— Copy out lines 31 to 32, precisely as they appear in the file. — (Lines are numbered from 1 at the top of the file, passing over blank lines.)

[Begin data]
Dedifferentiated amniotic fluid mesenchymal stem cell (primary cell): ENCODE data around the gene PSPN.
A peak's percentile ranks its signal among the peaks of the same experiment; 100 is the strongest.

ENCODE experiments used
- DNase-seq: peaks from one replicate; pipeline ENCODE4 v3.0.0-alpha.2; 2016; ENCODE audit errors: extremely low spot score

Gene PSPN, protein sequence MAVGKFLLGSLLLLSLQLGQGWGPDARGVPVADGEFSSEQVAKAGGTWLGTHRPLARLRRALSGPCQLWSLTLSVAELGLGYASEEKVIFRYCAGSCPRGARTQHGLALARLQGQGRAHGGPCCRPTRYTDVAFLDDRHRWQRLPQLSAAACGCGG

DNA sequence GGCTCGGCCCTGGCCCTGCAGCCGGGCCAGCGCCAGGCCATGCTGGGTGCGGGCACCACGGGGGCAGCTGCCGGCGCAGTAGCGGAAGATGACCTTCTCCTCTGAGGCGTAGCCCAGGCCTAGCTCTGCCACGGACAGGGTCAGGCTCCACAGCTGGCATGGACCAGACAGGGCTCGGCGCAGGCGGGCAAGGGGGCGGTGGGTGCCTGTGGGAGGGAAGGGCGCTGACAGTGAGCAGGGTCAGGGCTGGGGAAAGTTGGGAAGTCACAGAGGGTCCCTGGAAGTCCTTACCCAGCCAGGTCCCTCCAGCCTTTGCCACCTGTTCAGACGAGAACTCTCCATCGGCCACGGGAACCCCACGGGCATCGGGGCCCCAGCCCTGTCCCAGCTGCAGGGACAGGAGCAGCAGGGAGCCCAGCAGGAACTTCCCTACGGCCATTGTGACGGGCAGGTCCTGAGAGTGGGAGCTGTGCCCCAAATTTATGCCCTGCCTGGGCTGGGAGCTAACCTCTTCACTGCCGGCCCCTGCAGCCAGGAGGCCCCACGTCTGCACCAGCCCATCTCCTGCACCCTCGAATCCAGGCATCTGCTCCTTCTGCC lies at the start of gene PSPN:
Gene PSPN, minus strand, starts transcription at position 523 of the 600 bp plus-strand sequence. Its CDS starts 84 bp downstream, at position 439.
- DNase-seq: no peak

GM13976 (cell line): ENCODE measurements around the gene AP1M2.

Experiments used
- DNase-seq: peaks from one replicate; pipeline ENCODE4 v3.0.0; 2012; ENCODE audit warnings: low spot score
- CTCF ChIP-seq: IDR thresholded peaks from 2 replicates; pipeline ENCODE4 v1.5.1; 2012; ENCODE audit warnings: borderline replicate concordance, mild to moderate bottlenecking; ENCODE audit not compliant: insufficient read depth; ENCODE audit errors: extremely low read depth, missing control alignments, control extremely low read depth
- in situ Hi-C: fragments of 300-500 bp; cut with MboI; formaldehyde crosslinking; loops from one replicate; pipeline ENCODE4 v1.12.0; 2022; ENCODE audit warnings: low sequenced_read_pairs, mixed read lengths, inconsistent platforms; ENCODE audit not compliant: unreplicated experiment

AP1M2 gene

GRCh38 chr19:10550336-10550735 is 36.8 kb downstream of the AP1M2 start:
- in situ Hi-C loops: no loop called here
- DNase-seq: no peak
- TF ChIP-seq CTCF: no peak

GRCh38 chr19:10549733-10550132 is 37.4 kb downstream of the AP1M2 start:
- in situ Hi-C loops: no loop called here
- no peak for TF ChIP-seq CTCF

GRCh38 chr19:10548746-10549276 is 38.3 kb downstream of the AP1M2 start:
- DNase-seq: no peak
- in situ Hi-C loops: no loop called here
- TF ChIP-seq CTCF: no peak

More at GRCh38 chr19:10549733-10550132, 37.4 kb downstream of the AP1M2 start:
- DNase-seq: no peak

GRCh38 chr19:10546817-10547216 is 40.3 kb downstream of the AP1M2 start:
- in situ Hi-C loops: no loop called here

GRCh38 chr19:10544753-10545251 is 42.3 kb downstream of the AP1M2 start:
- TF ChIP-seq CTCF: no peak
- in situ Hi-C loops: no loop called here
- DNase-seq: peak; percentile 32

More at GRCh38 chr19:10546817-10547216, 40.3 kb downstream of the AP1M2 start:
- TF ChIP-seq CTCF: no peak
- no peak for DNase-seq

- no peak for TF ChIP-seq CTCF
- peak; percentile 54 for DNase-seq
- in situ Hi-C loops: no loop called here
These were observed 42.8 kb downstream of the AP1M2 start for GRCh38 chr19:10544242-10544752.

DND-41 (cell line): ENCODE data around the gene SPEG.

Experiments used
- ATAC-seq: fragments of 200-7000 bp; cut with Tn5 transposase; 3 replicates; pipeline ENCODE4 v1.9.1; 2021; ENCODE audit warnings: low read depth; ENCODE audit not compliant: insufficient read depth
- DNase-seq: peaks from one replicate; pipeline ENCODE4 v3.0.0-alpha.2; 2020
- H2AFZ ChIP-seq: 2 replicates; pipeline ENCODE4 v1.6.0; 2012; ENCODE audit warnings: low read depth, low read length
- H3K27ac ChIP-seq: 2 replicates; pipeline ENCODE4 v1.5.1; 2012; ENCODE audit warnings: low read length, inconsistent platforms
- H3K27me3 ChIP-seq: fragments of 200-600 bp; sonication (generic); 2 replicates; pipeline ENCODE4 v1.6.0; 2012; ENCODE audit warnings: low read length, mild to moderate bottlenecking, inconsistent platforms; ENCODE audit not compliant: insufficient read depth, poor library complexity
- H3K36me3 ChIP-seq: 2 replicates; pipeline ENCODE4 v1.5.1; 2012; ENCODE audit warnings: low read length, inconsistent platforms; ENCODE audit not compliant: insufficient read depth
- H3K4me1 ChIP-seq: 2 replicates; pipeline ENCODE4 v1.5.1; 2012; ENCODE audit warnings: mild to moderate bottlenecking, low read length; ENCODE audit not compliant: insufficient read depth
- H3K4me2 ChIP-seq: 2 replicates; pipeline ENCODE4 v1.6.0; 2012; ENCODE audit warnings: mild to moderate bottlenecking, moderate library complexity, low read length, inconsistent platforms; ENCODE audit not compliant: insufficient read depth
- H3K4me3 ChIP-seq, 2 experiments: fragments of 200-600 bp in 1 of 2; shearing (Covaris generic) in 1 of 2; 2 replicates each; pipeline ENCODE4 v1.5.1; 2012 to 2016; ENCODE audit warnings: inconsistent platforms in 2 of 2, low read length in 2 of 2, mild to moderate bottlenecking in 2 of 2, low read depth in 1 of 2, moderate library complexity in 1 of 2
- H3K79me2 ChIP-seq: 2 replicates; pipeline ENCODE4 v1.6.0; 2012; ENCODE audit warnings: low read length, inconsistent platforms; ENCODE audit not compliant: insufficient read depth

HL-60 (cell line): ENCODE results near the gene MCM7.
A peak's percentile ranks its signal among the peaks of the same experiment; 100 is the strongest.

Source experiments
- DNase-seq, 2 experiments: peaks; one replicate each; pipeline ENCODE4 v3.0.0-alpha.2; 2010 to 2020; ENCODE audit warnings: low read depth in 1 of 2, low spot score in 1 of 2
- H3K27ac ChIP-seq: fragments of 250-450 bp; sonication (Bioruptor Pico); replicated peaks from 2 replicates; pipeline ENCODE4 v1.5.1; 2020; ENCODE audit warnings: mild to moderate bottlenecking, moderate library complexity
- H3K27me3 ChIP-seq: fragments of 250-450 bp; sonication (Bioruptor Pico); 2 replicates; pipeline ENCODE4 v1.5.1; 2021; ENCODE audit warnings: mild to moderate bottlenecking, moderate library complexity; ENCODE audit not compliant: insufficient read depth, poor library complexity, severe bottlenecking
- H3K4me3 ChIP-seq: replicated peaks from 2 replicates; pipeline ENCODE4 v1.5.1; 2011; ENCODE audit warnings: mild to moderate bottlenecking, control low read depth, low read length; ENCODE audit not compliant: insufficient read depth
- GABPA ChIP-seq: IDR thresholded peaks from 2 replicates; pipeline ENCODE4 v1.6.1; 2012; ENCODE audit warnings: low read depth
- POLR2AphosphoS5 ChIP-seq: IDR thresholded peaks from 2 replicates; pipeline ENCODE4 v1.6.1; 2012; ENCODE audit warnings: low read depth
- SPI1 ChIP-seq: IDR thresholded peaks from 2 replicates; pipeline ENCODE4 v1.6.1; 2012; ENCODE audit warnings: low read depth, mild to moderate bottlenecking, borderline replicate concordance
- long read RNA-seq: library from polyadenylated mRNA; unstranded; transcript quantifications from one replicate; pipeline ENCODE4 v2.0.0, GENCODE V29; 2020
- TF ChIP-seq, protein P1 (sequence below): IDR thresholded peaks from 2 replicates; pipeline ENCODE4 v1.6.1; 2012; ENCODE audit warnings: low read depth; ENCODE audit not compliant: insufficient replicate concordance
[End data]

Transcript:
- TF ChIP-seq CTCF: no peak
- in situ Hi-C loops: no loop called here